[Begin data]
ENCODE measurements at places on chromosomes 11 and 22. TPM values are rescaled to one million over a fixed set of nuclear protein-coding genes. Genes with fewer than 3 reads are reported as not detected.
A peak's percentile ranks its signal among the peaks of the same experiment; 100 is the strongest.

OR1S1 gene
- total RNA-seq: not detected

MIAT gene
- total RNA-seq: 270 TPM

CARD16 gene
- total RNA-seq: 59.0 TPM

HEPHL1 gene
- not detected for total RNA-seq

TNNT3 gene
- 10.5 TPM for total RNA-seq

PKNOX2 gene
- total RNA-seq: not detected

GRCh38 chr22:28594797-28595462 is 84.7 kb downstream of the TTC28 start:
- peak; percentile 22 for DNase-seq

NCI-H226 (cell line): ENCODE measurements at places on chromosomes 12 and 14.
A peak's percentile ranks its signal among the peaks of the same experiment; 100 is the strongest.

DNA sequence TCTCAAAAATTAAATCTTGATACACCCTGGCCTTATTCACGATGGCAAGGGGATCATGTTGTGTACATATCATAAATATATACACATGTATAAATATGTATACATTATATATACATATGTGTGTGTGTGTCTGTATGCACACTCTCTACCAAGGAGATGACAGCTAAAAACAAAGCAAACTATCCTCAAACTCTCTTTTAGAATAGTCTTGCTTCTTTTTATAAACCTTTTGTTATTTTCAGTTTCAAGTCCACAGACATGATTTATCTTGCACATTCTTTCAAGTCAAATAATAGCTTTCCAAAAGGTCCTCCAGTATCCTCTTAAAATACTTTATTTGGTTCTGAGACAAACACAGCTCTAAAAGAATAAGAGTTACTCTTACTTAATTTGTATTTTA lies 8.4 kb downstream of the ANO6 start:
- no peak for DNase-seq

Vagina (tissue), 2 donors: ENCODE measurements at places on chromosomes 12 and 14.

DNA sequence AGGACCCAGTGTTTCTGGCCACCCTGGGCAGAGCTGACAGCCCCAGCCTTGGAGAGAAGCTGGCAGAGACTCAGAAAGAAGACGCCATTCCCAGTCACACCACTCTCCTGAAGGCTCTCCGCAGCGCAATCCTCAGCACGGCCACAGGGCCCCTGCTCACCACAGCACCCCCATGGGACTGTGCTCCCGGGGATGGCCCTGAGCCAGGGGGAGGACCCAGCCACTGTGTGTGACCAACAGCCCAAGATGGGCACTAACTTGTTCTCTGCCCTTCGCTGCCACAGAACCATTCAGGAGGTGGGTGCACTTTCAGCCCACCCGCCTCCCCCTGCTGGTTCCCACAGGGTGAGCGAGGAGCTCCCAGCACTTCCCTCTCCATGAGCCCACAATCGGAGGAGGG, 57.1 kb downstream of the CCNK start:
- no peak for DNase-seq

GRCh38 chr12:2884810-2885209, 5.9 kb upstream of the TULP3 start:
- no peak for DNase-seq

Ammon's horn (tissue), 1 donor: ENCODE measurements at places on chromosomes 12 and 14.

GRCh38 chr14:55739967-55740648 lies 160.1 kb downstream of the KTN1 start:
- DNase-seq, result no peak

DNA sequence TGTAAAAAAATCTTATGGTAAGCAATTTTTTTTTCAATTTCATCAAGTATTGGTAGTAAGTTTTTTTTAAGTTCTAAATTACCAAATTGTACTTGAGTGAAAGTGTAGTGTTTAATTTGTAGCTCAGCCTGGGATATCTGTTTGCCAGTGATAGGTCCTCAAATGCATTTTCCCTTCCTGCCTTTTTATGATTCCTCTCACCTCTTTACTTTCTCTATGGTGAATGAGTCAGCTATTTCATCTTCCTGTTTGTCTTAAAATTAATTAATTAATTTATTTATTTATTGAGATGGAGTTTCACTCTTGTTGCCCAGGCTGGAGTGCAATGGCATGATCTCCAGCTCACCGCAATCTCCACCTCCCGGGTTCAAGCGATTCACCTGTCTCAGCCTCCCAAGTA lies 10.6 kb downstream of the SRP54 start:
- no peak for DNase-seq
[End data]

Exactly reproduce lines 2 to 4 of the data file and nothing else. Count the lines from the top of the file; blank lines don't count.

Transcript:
A peak's percentile ranks its signal among the peaks of the same experiment; 100 is the strongest.

OR1S1 gene
- total RNA-seq: not detected